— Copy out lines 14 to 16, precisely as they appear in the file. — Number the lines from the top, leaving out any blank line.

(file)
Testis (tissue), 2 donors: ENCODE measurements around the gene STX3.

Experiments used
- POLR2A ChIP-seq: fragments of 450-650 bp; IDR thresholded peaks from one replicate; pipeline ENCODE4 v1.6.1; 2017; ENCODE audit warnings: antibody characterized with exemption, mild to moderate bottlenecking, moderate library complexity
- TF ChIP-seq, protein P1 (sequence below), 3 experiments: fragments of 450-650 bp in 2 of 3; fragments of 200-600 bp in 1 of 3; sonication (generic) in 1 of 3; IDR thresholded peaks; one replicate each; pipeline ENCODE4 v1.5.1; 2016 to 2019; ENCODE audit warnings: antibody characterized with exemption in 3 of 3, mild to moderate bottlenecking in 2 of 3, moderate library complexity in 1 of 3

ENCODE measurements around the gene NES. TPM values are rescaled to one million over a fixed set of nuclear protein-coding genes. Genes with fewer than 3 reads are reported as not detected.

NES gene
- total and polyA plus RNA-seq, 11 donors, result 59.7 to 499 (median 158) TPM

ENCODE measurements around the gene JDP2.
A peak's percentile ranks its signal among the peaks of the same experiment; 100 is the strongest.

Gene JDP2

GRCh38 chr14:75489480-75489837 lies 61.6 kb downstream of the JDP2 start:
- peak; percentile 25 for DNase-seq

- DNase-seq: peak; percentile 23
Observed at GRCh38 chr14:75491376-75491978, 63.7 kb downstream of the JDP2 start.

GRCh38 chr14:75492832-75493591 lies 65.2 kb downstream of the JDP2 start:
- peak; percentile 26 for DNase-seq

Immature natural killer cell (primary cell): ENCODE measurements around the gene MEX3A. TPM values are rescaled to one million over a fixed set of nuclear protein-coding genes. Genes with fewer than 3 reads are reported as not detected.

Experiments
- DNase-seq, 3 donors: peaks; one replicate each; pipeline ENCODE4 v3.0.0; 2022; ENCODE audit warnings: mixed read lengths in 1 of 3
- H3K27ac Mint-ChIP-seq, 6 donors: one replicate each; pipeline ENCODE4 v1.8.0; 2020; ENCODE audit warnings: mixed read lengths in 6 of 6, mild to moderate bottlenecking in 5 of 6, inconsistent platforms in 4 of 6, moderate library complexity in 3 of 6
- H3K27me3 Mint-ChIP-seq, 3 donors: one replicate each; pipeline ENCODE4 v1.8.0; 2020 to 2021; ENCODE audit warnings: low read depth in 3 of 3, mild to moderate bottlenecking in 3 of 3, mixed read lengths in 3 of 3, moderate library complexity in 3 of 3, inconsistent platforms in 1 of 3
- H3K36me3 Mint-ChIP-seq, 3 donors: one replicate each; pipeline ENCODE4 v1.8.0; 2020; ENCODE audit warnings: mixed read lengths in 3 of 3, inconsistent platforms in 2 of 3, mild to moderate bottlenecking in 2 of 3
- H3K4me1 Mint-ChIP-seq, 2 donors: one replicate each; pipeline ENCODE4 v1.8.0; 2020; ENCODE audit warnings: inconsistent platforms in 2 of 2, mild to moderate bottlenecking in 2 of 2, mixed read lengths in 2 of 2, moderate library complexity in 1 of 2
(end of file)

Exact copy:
Observed at GRCh38 chr14:75491376-75491978, 63.7 kb downstream of the JDP2 start.

GRCh38 chr14:75492832-75493591 lies 65.2 kb downstream of the JDP2 start:
- peak; percentile 26 for DNase-seq